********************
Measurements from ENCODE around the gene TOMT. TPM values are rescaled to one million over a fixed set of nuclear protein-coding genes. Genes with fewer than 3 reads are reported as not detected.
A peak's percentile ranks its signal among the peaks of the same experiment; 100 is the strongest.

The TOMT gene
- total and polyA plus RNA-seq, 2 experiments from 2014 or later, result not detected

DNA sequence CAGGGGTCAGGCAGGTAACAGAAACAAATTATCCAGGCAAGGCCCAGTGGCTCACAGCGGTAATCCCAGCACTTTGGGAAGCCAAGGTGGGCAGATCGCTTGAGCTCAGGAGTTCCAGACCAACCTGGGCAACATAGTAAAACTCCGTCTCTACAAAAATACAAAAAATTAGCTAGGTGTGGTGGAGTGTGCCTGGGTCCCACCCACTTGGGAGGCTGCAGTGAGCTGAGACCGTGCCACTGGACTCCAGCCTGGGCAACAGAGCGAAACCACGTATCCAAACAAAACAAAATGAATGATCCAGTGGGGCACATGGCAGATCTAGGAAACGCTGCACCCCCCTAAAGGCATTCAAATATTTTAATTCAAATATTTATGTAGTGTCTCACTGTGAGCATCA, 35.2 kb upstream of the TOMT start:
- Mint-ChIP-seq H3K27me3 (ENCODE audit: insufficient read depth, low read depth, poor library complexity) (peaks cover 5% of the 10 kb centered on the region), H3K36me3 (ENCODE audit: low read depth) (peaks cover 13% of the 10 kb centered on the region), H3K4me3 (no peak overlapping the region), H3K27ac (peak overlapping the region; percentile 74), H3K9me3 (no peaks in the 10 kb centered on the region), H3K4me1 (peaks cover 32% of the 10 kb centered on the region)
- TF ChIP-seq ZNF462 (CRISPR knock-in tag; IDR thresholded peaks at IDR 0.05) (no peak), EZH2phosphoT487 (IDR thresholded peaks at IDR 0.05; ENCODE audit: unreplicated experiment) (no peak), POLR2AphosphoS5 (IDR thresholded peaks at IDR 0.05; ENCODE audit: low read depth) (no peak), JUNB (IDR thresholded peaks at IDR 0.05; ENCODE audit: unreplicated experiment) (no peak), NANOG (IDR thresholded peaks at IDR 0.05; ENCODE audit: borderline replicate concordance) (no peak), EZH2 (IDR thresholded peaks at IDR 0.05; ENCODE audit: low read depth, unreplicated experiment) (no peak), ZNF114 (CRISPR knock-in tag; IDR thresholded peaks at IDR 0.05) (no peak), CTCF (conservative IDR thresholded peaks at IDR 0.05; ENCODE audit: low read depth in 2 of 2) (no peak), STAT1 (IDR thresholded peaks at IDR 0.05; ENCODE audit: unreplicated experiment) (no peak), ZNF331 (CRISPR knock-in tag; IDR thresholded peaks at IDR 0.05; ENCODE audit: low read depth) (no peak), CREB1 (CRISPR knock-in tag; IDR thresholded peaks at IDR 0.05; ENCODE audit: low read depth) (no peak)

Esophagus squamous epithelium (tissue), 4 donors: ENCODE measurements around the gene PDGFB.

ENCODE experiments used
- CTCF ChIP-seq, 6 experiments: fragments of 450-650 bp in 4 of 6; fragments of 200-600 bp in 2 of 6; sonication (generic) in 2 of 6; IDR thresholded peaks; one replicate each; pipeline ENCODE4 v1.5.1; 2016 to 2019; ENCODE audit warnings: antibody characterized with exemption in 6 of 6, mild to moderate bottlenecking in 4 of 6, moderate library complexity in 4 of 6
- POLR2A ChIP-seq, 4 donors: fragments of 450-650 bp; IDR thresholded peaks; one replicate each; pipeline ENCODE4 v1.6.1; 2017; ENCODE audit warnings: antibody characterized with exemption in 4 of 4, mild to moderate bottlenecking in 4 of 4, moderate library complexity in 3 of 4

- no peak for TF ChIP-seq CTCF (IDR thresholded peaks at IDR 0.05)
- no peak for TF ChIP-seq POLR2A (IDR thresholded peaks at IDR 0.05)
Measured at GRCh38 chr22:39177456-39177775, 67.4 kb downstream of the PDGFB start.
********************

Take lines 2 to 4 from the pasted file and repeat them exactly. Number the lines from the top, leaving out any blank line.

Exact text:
A peak's percentile ranks its signal among the peaks of the same experiment; 100 is the strongest.

The TOMT gene
- total and polyA plus RNA-seq, 2 experiments from 2014 or later, result not detected